In one of his rarely correct statements, Zophar’s first speech to Job contained this comment: “Know therefore that God exacts from you less than your iniquity deserves” (Job 11:6b). It is a fact that for our actions, we deserve justice… and pray for mercy.
The historical humorist, Mark Twain, once said, “It is better to deserve honors and not have them than to have them and not deserve them.” Where Christianity is concerned, we do not deserve ANY honors. Luke makes it plain that “when you have done all those things which you are commanded, say ‘We are unprofitable servants. We have done what was our duty to do’” (Luke 17:10). And, so the Latin proverb goes: “In doing what we ought we deserve no praise.”
This does not advocate a total void of encouragement and edification; everyone needs that occasional slap on the back or an “Attaboy” to lift the spirits. However, in a culture that has flooded the market with “participation ribbons,” there is little motivation to do anything where there is no recognition – no return, no investment. Christianity is the polar opposite.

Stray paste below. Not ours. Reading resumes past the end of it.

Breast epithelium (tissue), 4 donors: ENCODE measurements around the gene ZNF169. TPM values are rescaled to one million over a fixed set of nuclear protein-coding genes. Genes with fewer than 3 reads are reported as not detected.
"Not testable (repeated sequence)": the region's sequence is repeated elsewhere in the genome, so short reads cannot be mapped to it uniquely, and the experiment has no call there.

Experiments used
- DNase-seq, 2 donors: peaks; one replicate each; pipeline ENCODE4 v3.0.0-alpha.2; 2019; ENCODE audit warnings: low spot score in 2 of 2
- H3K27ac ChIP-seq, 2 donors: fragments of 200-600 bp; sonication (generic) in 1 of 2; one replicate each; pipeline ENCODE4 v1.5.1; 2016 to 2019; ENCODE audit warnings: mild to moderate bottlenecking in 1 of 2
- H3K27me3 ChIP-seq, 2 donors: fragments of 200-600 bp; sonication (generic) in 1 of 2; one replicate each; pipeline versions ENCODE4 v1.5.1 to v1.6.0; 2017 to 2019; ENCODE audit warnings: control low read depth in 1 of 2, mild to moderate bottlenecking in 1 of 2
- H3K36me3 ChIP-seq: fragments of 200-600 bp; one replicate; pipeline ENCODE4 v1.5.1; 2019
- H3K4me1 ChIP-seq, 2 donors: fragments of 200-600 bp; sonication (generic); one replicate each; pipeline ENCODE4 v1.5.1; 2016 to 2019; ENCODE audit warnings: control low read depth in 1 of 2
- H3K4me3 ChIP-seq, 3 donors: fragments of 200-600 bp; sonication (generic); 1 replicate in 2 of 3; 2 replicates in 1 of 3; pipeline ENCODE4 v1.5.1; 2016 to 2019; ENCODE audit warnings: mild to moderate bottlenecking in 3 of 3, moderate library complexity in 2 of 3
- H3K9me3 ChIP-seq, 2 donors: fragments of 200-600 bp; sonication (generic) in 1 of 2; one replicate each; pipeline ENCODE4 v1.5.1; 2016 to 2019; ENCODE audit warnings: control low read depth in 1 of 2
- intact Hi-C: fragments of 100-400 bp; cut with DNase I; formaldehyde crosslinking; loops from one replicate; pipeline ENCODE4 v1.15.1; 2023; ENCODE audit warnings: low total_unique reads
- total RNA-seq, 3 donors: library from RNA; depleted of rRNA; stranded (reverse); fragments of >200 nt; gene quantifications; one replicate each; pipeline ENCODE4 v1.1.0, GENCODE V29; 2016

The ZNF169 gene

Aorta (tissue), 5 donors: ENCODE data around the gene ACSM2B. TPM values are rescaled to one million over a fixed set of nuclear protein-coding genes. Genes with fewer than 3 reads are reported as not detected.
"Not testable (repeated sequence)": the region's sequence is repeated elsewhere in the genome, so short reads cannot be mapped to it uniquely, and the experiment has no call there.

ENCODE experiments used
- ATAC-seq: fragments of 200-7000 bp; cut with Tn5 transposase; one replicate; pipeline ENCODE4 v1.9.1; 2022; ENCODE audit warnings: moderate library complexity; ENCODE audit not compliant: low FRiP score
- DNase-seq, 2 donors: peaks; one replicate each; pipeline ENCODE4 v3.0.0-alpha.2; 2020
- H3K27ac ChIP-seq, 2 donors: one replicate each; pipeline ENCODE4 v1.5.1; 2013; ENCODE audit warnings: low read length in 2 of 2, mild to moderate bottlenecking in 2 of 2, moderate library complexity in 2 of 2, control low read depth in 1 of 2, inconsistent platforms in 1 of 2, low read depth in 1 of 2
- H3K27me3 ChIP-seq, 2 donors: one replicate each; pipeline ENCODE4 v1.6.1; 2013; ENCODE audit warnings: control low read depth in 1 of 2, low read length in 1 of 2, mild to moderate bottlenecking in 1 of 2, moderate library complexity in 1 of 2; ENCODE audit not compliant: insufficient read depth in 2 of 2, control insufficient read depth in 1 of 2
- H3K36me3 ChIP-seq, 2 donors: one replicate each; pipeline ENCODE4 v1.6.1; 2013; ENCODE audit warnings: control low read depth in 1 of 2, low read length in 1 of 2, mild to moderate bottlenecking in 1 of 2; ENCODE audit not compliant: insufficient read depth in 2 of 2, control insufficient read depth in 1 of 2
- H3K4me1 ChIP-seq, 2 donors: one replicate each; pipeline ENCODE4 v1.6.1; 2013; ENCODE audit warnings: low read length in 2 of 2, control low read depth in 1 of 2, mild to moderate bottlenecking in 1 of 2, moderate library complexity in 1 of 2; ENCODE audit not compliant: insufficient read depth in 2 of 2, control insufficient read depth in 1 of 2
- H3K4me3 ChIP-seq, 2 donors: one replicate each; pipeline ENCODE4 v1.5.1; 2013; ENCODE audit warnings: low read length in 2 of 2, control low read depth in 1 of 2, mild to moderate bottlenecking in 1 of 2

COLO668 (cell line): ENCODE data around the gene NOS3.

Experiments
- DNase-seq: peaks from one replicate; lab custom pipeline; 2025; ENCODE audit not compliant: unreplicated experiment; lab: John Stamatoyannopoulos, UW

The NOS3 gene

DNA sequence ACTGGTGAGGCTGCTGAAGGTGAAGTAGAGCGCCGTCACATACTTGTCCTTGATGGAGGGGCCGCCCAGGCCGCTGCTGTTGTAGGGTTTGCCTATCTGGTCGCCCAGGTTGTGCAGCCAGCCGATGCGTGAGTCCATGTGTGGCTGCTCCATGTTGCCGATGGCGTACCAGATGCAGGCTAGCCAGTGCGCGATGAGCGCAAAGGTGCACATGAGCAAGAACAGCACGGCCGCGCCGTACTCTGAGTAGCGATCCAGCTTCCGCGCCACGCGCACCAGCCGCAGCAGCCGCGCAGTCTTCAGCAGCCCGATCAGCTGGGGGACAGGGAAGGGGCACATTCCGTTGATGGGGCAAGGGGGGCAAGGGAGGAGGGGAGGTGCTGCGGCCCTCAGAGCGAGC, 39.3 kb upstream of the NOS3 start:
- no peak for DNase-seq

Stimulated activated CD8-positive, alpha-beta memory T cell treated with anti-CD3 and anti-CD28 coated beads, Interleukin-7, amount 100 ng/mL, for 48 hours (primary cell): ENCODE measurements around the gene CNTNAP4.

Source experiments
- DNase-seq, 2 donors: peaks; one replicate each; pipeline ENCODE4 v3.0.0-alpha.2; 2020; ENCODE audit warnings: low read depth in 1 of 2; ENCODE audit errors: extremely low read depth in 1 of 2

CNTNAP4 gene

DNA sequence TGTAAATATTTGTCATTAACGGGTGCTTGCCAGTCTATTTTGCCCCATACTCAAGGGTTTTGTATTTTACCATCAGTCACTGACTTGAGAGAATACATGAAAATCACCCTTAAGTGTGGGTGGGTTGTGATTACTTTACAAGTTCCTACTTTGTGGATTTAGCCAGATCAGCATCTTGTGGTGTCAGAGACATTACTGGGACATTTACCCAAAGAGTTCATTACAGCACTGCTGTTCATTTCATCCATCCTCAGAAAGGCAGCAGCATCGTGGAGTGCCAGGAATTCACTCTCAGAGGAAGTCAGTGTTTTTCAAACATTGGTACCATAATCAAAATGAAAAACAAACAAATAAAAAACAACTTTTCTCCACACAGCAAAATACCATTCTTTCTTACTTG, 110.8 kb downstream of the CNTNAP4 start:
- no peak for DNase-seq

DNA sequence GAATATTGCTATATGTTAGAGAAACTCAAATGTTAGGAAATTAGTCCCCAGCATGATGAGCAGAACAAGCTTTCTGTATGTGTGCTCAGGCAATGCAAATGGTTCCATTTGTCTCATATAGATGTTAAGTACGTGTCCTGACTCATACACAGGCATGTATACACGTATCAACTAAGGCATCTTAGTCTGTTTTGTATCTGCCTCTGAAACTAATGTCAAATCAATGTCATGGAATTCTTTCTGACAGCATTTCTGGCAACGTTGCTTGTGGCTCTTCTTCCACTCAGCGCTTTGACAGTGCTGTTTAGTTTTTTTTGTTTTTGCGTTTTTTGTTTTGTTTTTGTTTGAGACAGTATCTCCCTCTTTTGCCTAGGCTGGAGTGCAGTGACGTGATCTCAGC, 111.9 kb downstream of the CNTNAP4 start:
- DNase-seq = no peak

The Christian servant is not defined by what we “deserve,” perceived or pretended (Matthew 23:5). We pray in the closet, not to be seen (Matthew 6:6). We do our good deeds with discretion (Matthew 6:2-3). We help the fallen when no one is watching (Luke 10:33ff). We are seen of God.
We are deserving of justice, for we are all fatally flawed; but the mercy of God manifests itself in His patience with us and in His allowing us opportunity to quietly lift the fallen (Galatians 6:10), knowing our reward is in Heaven.